Along with hot flashes, night sweats, and loss of libido, many women have to worry about bone loss when they reach menopause. Osteoporosis is a common effect of menopause that, fortunately, can be prevented. However, mainstream medicine would have you believe that prevention is as easy as taking a pill once a day or once a month. But emerging science has shown that these so-called “bone-building drugs”–or bisphosphonates–are not all they’re cracked up to be.
I wrote about the increasing dangers of bisphosphonates in the September issue of my newsletter. The mainstream media reported on these same dangers just last week. The most recent news is that the FDA is requesting labeling changes in the Warnings and Precautions section of bisphosphonates stating that these drugs could make bones weak and more likely to break. You read that right–the very drugs that are used to prevent bones from breaking are actually making them more likely to break!!
As I wrote a few months ago in my newsletter, your body is designed to naturally rebuild bone. And as we get older, we can help that process along:
Every three to six months, your bones undergo a complete renovation. During the breakdown process, a team of bone cellsosteoclastssecretes an acid that dissolves old bone. Once they have broken down enough bone to create a small hole, they die and the remodeling phase begins. At this point, a new team of cellsosteoblaststakes over. Osteoblasts are responsible for producing collagen fibers and other substances that allow your bones to be stronger and more flexible, thereby enabling the bone to withstand physical trauma and injury.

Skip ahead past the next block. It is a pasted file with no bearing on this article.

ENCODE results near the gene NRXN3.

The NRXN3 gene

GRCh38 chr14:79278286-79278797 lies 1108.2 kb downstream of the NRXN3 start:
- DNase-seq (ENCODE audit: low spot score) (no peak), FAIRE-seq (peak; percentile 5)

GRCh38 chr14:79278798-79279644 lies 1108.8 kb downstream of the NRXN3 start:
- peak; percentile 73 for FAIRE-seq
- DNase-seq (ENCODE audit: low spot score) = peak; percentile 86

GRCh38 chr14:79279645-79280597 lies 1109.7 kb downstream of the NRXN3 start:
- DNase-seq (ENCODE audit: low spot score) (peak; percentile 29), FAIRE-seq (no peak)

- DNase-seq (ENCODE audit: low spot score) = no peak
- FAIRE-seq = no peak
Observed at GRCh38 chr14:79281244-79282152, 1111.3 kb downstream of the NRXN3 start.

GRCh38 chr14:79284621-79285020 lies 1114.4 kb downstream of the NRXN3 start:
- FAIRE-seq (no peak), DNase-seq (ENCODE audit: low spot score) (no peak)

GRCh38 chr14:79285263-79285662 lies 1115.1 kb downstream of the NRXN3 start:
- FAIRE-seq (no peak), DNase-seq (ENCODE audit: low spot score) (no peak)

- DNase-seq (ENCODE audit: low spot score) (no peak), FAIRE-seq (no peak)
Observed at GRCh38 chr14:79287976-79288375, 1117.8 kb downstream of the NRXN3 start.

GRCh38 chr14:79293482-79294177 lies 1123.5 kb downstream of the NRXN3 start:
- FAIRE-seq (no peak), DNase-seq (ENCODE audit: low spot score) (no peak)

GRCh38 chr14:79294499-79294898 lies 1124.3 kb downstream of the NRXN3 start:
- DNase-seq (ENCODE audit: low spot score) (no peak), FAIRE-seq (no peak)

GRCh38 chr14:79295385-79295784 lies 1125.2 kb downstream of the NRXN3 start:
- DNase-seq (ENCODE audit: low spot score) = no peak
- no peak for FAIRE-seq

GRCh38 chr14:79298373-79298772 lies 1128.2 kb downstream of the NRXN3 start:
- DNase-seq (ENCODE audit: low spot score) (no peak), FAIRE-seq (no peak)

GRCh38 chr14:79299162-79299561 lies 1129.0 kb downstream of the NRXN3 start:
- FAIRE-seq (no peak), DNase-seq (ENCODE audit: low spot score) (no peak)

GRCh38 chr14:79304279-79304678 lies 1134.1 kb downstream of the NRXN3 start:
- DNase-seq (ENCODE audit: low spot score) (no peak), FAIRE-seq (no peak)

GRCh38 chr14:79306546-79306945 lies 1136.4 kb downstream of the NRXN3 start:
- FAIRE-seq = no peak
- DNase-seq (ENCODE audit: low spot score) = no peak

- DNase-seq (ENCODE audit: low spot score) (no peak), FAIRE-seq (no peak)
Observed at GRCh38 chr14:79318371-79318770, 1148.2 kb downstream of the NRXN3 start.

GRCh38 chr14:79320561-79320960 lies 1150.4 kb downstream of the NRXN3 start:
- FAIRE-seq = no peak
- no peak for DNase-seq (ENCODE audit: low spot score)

Sadly, conventional medicines attempt to treat osteoporosis only addresses one-half of the problem and not the right half. As it turns out, the supposed bone-building bisphosphonates, like Boniva and Fosamax, dont build new bone at all. All they do is prevent the osteoclasts from breaking the bone down, thereby keeping old, tired bone around longer than Mother Nature intended. This reduces bone quality and actually increases fractures in unusual locations, such as mid-shaft on the thigh.
However, many doctors continue to push bisphosphonates on patients while ignoring all of the dietary, exercise, and supplement research out there (with the occasional nod to vitamin D and calcium). Worse yet, they also continue to ignore the myriad of disturbing side effects associated with bisphosphonates, including arthritis, muscle pain, esophageal cancer, and kidney and liver toxicity, and rotting of the jawbone.
If you are taking bisphosphonates, I urge you to talk to your doctor about taking a more natural approach to protecting your bones that includes exercise; nutrients like calcium, vitamin D, and magnesium; cutting-edge treatments like low frequency pulsed electromagnetic field therapy; and maintaining a healthy, alkaline diet.
To learn more about protecting your bones, and staying healthy during all stages of menopause, visit my Web site.